Skeleton Find Stumps Kapiti (New Zealand)Roundup: Talking About History
A subdivision in Paraparaumu has been stopped dead in its tracks by the discovery of skeletons in shallow graves believed to be more than 100 years old.
The skeletons -- believed to be of at least four or five bodies, including that of possibly a younger person -- were discovered by workmen using a digger and have historians, police and local Maori stumped.
They were found on a 20-hectare block of land between Mazengarb Rd and Southwards Complex which is being developed into 140 sections by the Pritchard Group.
Developer David Pritchard said police and the Historic Places Trust were investigating the find in conjunction with local iwi.
"The skeletons were a complete surprise," he said yesterday.
"We investigated the history of the land before we started the development. There were no historical graves registered with the Historic Places Trust and local iwi had no knowledge of them.
"Initial investigations suggest the skeletons could be those of Europeans because it appeared they were in coffins, as nails were found surrounding them."
The skeletons were uncovered by diggers last Thursday and iwi representatives, police, Kapiti Coast District Council and Historic Places Trust representatives visited the site on Friday.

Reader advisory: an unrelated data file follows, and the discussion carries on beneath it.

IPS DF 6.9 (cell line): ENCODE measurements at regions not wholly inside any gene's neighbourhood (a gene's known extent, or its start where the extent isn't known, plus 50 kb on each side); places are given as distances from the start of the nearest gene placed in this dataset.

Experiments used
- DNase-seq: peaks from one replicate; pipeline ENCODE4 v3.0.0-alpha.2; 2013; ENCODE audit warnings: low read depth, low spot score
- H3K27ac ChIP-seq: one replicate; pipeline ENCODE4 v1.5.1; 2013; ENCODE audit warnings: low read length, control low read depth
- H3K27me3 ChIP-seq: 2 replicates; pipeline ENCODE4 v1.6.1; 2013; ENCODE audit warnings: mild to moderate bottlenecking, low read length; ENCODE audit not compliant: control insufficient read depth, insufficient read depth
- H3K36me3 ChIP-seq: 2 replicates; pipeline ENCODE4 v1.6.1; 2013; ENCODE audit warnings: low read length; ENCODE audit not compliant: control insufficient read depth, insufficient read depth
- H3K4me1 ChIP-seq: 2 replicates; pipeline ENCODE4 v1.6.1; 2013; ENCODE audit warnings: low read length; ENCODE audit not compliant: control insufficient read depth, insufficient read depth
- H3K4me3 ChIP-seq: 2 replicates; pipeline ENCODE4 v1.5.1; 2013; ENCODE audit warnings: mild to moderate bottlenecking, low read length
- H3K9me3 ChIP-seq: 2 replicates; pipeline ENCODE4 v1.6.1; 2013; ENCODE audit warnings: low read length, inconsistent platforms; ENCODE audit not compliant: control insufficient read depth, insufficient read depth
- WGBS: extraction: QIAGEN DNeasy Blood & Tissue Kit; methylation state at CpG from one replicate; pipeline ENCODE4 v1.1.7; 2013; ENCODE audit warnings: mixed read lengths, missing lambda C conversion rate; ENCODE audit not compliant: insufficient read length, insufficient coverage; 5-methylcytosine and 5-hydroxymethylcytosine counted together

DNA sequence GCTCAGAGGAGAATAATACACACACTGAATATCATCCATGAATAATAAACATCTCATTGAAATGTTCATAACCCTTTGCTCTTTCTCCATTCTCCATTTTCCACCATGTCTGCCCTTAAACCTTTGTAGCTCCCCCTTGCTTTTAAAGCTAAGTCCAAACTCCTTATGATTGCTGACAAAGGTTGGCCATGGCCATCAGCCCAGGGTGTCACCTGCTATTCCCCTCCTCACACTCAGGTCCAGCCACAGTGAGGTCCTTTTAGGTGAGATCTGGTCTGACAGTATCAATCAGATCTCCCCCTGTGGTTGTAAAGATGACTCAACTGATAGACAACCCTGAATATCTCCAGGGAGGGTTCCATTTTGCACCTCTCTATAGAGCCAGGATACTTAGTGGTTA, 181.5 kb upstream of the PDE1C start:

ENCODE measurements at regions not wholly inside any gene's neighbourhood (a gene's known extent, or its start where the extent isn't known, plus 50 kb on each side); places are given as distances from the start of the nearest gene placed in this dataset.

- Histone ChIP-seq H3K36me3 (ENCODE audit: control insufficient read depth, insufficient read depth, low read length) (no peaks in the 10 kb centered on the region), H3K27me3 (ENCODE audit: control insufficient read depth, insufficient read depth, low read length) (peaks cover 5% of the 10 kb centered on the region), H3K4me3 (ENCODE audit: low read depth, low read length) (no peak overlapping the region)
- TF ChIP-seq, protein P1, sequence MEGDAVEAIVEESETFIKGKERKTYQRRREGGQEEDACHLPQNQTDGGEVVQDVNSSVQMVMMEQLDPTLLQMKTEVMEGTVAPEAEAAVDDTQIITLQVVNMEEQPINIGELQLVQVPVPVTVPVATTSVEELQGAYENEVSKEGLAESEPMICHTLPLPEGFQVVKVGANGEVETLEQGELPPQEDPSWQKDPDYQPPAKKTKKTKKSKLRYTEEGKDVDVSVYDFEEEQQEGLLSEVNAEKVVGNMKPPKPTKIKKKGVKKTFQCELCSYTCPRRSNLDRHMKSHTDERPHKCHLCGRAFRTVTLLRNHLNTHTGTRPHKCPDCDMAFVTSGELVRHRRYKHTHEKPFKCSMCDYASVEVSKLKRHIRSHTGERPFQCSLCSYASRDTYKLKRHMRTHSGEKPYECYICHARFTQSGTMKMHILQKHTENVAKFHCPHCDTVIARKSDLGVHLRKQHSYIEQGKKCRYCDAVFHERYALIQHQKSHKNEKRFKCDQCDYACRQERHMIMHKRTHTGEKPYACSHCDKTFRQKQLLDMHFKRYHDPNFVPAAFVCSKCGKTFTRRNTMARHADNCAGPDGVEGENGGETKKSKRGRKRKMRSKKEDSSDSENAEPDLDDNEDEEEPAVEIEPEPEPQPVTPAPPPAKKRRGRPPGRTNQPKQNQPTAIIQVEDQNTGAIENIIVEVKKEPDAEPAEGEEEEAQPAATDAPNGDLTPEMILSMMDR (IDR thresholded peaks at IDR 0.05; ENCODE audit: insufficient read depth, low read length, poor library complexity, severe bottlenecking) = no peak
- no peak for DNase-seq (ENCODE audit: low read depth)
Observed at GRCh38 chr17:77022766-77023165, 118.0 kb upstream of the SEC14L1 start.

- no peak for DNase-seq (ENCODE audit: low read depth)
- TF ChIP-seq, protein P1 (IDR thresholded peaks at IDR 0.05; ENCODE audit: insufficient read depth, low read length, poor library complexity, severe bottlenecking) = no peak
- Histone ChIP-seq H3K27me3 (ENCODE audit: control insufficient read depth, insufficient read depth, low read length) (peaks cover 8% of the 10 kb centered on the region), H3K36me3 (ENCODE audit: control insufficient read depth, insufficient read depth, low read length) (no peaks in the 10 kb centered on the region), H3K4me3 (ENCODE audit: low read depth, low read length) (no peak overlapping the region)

Archaeological investigations were scheduled to begin today and excavation would resume only after the skeletons had been removed and laid to rest in a specially allocated site, Mr Pritchard said.
comments powered by Disqus
- The National Security Agency's own history of tracking of U.S. Citizens is flawed
- Before Trump vs. the NFL, there was Jackie Robinson vs. JFK
- Saudi Textbook Withdrawn Over Image of Yoda With King
- Israelis are celebrating the Kurds’ bid for independence
- Wall Street Journal study finds that rural youths who enlisted after 9/11 shouldered the greatest burden for the nation’s defense
- Jelani Cobb unloads on Trump’s double standard of patriotism in the New Yorker
- Lonnie Bunch is astonished the African-American History Museum has become a pilgrimage site so fast
- Nancy Isenberg says what Americans think is exceptional about them is that they erased class distinctions
- Niall Ferguson’s new book is a warning about the pernicious threat of networks
- Yale history department now emphasizing global history in undergraduate courses